Tag Archives: GCSEs

This Gove Grand Conspiracy

Michael Gove is not universally popular.  Mention his name to a teacher and it’s likely they’ll react with the face of a cat biting a lemon.  This reaction makes Gove ‘box office’ with our news media. To read politics our dumbed-down news consumers need pantomime villains. In the eyes of Fleet Street Gove’s Evil Wizard is storming centre stage and kicking Lansley’s Wicked Stepmother into the wings.  Oh yes he is.

Every pantomime villain needs a cunning plan.   The Twitter-wisdom, which the Guardian and TES follow rather than lead, is that Gove has leaned on the Exam Boards to lower grades so that more schools fall under floor-targets.  They’ll then be forcibly turned into Academies.  This will lead to a future of Blofeld-led corporations syphoning the education budget away from the careful stewardship of LEAs and into private coffers to then fund the redevelopment of the sports fields they’ve just sold to themselves into branches of Waitrose.    The evidence is out there.  Join-the-dots.  The grades have lowered, the sports fields are being sold at an unprecedented rate.  The man must be stopped.  Right?

Oh come on.  Get a grip.   Gove is no puppet-master.  Yes, he’s single minded and does seem to ‘work around’ as much as ‘work with’ stakeholders.  But he can’t even rely on his people to count to 31 much less engineer ‘The Grand Conspiracy’. You can only join-the-dots-up in that way if you first sex-them-up. Sexing-up Gove stories has been an Olympian endeavour over the last fortnight.  Take the playing-fields storm.  Selling at an ‘Unprecedented rate’?     Even if the sports field figure is 31 they’re selling 15 a year compared with their predecessors yearly average of around 20.  Whilst every sale may or may not be a tragedy, to describe it as happening at an ‘unprecedented rate’ is an outright lie.  It’s happening at the slowest rate for 30 years.

I suspect the truth behind these exam results will be equally mundane, boring  and ignored to keep the pantomime rhetoric in play.  This idea that downgrading is a ploy to make borderline floor-target Schools look worse is a nonsense.  Don’t forget  Academies enter exactly the same exams.   Any downgrading puts the same pressure on them. They’re just as exposed in the same league tables.  If anything they’re under more pressure to raise attainment quickly and under more scrutiny.  Other things being equal, to introduce downgrading will make the Academy program look like it is failing to deliver.  That would be in direct contradiction to the desired ends of our supposed ‘Grand Conspiracy’.

Almost certainly the exam boards will have recognised that grade inflation was an issue people were gunning for and then taken the call to sort it themselves.  It seems the AQA in particular has gone a wee bit further than the others down this track.  Now I share the demand that the same effort and score in an exam of the same difficulty should be rewarded with the same grade and not be variable depending on exam date. That’s why I’m miffed that my own GCSE results are considerably lower than they would be had I taken them this January.  I took mine over 20 years ago.   Those kids on the wrong side of the C/D borderline this year would have been on the wrong side of it in 2010 and every year before.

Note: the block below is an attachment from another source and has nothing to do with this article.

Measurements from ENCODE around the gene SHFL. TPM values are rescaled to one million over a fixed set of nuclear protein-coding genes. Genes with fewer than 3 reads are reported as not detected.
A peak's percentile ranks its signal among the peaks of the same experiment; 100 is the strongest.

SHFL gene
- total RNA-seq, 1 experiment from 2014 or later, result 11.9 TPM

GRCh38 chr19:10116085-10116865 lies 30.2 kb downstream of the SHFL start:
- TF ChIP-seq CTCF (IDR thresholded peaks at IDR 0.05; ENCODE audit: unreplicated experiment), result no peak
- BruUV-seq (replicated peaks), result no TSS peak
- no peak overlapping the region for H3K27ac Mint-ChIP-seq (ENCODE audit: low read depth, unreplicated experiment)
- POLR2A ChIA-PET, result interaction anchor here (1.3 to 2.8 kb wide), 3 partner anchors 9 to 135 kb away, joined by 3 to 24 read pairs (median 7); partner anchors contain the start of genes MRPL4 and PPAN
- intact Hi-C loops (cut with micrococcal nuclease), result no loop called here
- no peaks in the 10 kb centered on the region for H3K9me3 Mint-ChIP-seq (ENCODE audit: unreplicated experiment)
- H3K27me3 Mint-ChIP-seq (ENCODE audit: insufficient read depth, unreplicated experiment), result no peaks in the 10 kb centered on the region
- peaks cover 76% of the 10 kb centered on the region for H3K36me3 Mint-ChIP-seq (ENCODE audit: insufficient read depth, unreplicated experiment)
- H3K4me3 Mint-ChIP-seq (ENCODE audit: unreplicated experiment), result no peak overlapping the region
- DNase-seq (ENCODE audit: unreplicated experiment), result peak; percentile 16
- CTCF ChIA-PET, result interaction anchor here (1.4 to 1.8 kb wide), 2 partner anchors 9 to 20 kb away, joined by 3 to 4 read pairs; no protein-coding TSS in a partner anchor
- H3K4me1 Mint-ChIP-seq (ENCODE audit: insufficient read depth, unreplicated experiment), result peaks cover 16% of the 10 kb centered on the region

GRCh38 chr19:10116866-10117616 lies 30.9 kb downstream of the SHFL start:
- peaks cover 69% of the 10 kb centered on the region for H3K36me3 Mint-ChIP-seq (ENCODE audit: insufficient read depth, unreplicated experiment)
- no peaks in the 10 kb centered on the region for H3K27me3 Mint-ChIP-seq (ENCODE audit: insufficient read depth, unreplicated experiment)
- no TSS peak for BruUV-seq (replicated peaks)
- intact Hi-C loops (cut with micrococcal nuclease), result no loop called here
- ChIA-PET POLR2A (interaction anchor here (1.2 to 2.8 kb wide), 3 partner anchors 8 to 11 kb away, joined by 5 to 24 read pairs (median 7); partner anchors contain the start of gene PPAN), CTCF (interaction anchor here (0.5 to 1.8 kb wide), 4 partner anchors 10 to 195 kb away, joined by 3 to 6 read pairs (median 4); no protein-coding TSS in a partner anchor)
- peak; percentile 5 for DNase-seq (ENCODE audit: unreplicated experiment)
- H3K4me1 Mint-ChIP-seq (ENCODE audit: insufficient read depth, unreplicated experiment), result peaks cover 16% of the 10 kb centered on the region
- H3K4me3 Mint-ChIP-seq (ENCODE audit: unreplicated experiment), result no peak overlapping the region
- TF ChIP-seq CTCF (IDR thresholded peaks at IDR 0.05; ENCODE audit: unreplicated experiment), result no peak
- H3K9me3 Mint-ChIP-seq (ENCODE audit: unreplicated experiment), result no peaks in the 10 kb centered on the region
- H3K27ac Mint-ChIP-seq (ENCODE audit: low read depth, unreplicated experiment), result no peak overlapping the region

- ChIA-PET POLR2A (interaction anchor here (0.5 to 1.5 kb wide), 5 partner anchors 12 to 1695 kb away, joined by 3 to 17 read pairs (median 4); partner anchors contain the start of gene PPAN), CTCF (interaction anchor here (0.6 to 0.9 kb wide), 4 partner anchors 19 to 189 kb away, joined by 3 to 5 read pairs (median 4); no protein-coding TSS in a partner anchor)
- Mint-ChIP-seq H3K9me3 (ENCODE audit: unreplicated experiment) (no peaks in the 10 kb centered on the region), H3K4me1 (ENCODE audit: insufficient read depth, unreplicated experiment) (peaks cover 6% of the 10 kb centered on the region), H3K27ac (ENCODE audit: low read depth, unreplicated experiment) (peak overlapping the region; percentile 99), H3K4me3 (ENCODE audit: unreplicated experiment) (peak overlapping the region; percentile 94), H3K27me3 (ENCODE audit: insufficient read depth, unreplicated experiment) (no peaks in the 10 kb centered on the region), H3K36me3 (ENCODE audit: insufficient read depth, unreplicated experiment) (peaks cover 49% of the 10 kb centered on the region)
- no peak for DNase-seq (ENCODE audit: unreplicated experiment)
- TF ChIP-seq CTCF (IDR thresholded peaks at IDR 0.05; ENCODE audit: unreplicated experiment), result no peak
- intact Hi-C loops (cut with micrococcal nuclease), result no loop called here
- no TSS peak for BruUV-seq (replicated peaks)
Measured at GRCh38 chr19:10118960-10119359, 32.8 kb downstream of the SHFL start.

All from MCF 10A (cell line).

That said, reading the anecdotes from teachers there’s a genuine  issue in the way students  had their expectations managed.  And the students themselves are blameless in that.  Had the change not  come ‘in year’ and  been properly signalled to teachers then that bit at least could and should have been avoided.   Conspiracy? No.  Cock-up?  A little bit.  British policy development  was ever thus.

I’m no blind Gove fan-boy.  I think some of his views on curriculum are plain wrong.  It’s as if he asked his Mum what she did at school and has decided that’s what kids should still do now.  The idea of ensuring rigour in GCSEs is sound, but the idea that there can only be rigour in traditional subjects doesn’t logically follow.   Raise the bar on subjects like ICT and add rigour to them!  As an employer I can assure Mr Gove that a kid with a credible ICT GCSE or, if such thing existed, even a rigorous media studies qualification would be more use to me than a kid with Latin.

A side effect of this focus on the 1.5% fall in English (and 0.4% fall overall) is it distracts us from the great August tradition of  praising success.  Ironically, given this wider context recognising success where we see it is more deserved than ever this time.   There are  schools out  there who had a great year and moved forward without a grade inflation nudge.  You wont have heard their head teachers on the radio complaining. There’s one school just down the road from me that against the odds increased its headline 5 A*-C GCSEs rate by 10%.   They can be very proud. It’s customary to say that such improvements are down to quality of teaching and a sterling effort from the pupils themselves.  This year, for the first time in a long time even the cynics will believe it.  And that is no bad thing.